John D. Ciorciari’s journey to the field of international affairs began with a trip by his high school soccer team to play against teams in Japan in the 1990s. Ciorciari was “fascinated” by his observation that while Japan was as wealthy as the United States, its society was organized very differently.
While in college, Ciorciari studied abroad in Singapore and again saw a different model than at home—a more tightly controlled government with a greater relative emphasis on community well-being than individual liberties. He also built relationships with students from across the region. His volleyball team included a student from Myanmar, then governed by a repressive junta, and he played basketball with a Cambodian student who had survived the Khmer Rouge genocide.
After earning a law degree, while working at a firm, Ciorciari did pro bono work for asylum clients, including a Tibetan Buddhist monk and Somali and Nigerian refugees.
“It all follows a similar script,” says Ciorciari, associate dean for research and policy engagement at the University of Michigan’s Gerald R. Ford School of Public Policy. “I got interested in individual human beings and I wanted to do something to help them and their families and societies.”
The benefits of a career in international affairs include its staying power, because there will continue to be demand for people who can work across cultures, Ciorciari says.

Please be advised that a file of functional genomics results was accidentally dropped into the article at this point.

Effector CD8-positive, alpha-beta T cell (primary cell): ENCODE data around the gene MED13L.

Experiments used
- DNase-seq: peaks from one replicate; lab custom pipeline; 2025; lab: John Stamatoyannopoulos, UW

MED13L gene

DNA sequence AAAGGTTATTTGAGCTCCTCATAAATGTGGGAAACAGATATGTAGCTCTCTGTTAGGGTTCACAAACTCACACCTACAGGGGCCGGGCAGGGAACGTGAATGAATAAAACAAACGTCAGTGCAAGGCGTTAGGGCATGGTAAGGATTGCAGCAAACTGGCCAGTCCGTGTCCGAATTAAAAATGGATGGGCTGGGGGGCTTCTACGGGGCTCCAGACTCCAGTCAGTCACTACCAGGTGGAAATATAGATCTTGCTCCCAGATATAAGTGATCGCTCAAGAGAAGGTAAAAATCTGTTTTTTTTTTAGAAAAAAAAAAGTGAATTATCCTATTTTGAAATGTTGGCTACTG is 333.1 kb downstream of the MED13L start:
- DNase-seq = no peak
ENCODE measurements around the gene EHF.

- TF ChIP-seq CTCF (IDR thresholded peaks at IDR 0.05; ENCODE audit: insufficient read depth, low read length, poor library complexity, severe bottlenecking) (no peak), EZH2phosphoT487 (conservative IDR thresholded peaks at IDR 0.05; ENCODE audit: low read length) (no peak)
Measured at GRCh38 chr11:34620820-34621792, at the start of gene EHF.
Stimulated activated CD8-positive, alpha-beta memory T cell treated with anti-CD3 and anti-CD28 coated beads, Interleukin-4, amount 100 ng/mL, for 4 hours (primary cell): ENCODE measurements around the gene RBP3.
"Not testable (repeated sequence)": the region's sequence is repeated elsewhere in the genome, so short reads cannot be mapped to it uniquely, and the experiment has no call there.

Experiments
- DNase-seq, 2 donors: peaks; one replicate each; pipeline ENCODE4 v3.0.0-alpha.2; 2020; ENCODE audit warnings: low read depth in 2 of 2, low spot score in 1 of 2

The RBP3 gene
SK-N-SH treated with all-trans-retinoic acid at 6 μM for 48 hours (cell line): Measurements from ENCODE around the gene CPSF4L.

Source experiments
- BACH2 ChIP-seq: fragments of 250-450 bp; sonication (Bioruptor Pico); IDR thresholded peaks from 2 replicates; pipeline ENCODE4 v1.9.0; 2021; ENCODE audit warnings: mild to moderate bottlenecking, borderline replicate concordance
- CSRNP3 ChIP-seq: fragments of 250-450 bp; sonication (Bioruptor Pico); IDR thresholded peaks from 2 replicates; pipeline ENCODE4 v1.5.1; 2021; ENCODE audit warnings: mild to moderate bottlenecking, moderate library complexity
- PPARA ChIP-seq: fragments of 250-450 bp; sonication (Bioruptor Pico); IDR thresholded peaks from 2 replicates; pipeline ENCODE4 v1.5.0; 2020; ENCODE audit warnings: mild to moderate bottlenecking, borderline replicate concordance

"There has never been a day when I have been bored with my career choice. I have learned a lot about myself by engaging with other societies around the world. We want the students to be entrepreneurial and to craft programs that excite them in a similar way. International affairs is endlessly intellectually fascinating and energizing,” he says.
Ford School students have the opportunity to create their own version of Ciorciari’s journey by designing projects that are part of the two-year curriculum for the school’s flagship Master of Public Policy. Two examples of these projects:
- One student is researching the effects of multilateral sanctions on ordinary residents of Afghanistan.
- Six students visited the US-Mexico border to talk with officials, aid workers, and migrants in adjoining Brownsville, Texas, and Matamoros, Mexico, which were trying to manage the flow of immigrants in the absence of action by the US government.
Inspired and prepared
As a Rangel Fellow, Ford School student Radhika Arora, 26, from Chandler, Arizona, will join the Foreign Service after graduation. Inspired by Professor Shobita Parthasarathy for her mentorship, approach, and personal journey, Arora says, “She has challenged me to think critically about how to identify policy issues and questions, and then evaluate which method(s) will best advance understanding of that issue and its possible solutions—a necessary skill for me to have as an emerging diplomat.”
“The Ford School’s MPP program is helping me develop into a more polished and capable Foreign Service Officer through its combination of hands-on, experiential learning opportunities as well as critical thinking and analysis frameworks and tools,” says Arora.
This feature appeared in Foreign Policy magazine.